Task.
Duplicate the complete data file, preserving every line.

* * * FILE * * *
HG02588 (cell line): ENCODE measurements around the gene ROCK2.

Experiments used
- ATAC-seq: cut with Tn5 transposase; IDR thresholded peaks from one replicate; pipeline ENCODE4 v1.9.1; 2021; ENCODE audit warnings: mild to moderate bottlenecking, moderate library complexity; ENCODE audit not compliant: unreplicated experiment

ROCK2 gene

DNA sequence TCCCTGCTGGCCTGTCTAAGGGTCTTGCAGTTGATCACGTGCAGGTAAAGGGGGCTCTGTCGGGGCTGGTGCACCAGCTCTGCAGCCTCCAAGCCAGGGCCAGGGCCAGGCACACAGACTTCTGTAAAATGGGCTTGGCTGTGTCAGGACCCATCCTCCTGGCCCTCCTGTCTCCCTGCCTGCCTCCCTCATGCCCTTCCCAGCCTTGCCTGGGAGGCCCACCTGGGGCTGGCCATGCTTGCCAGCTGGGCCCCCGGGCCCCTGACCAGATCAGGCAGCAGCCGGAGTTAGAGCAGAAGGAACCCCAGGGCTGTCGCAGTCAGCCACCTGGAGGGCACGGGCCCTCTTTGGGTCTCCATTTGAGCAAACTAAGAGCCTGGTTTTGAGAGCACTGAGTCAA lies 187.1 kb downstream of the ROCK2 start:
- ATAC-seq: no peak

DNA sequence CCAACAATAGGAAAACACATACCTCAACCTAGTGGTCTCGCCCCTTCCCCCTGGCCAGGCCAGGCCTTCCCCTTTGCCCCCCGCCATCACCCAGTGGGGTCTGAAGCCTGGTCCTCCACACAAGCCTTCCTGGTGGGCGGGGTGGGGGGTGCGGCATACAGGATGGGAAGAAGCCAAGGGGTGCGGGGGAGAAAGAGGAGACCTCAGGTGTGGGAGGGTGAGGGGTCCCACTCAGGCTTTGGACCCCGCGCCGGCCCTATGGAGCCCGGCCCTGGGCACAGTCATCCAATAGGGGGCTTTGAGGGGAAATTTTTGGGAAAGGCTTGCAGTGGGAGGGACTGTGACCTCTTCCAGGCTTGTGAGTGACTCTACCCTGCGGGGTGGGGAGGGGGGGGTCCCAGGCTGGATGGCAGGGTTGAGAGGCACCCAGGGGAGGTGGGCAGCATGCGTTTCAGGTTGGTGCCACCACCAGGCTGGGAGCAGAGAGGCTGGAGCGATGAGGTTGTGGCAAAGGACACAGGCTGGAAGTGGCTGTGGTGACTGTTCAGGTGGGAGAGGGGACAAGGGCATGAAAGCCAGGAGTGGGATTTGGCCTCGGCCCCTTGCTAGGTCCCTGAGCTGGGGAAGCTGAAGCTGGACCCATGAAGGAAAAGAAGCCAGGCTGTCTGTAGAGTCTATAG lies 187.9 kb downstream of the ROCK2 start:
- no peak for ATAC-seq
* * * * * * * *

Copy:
HG02588 (cell line): ENCODE measurements around the gene ROCK2.

Experiments used
- ATAC-seq: cut with Tn5 transposase; IDR thresholded peaks from one replicate; pipeline ENCODE4 v1.9.1; 2021; ENCODE audit warnings: mild to moderate bottlenecking, moderate library complexity; ENCODE audit not compliant: unreplicated experiment

ROCK2 gene

DNA sequence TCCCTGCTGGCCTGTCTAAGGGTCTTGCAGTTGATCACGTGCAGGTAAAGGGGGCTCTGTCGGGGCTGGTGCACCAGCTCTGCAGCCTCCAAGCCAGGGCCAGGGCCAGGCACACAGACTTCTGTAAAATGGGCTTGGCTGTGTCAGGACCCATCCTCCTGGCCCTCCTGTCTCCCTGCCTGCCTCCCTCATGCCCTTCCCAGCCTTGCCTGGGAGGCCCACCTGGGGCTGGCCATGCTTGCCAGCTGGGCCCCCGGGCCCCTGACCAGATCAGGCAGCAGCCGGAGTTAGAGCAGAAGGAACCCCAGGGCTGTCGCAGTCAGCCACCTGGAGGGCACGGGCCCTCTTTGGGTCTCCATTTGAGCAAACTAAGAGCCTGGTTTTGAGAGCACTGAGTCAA lies 187.1 kb downstream of the ROCK2 start:
- ATAC-seq: no peak

DNA sequence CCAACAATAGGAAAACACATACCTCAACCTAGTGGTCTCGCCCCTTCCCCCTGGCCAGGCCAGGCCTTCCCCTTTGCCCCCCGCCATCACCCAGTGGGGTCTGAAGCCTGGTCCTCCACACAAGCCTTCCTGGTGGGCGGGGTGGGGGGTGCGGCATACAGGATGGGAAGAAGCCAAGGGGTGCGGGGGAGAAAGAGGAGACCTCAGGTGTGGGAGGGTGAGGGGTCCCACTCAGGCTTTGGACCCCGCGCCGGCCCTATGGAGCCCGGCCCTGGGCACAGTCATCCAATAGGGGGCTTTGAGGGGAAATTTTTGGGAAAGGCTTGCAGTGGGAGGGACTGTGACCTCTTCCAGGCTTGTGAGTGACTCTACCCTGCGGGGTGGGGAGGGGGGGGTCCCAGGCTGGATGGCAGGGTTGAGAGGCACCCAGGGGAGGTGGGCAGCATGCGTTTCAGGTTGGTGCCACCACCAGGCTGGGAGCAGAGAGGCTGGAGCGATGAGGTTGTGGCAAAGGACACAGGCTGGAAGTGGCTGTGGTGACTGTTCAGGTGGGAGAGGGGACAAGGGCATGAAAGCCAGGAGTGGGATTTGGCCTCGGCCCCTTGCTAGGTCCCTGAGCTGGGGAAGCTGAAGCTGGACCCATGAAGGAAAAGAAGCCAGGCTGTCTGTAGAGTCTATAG lies 187.9 kb downstream of the ROCK2 start:
- no peak for ATAC-seq